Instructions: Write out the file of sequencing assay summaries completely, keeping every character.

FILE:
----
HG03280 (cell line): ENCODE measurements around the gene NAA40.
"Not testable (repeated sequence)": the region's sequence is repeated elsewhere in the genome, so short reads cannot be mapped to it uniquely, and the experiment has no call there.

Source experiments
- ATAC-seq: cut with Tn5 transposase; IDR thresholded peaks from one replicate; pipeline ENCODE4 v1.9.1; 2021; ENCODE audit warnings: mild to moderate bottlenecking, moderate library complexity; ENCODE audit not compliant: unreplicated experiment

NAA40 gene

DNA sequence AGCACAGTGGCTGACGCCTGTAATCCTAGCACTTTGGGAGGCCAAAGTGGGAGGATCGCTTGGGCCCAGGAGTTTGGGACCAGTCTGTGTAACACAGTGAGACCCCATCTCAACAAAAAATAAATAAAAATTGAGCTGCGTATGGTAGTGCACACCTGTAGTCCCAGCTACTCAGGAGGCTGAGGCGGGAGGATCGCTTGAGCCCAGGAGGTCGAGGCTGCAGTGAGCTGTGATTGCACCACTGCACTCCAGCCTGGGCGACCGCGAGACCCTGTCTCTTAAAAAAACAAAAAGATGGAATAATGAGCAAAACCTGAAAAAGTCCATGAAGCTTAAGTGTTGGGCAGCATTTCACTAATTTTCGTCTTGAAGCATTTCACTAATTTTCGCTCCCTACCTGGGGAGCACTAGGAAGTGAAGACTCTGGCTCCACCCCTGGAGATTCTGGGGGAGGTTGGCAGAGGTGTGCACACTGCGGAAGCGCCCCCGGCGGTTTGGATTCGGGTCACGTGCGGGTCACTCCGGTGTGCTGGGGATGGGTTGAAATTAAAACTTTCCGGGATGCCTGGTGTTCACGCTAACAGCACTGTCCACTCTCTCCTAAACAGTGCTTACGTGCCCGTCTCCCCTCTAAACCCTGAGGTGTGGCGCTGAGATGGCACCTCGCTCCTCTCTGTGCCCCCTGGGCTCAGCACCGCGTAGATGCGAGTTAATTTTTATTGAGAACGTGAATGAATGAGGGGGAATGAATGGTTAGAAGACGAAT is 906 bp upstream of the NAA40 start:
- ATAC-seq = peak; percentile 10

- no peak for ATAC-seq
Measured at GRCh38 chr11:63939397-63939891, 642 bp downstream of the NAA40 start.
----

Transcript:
HG03280 (cell line): ENCODE measurements around the gene NAA40.
"Not testable (repeated sequence)": the region's sequence is repeated elsewhere in the genome, so short reads cannot be mapped to it uniquely, and the experiment has no call there.

Source experiments
- ATAC-seq: cut with Tn5 transposase; IDR thresholded peaks from one replicate; pipeline ENCODE4 v1.9.1; 2021; ENCODE audit warnings: mild to moderate bottlenecking, moderate library complexity; ENCODE audit not compliant: unreplicated experiment

NAA40 gene

DNA sequence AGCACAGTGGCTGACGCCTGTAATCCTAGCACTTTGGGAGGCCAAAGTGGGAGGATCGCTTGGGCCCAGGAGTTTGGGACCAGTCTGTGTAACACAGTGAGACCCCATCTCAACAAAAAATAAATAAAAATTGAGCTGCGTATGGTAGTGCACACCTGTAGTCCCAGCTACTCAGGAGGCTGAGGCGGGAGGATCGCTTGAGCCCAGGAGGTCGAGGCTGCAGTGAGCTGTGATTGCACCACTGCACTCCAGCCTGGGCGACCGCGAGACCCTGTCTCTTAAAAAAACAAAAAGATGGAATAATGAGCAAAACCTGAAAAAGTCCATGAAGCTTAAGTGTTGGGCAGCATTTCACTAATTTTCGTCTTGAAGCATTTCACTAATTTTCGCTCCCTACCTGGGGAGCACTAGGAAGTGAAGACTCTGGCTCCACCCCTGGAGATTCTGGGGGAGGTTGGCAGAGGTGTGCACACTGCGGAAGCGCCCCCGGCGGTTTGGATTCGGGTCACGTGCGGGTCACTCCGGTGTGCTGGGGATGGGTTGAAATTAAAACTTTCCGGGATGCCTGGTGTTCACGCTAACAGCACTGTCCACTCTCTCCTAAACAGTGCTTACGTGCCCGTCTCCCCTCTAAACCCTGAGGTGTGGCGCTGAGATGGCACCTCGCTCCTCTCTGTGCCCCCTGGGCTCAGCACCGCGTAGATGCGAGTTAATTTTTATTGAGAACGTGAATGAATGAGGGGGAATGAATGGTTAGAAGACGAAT is 906 bp upstream of the NAA40 start:
- ATAC-seq = peak; percentile 10

- no peak for ATAC-seq
Measured at GRCh38 chr11:63939397-63939891, 642 bp downstream of the NAA40 start.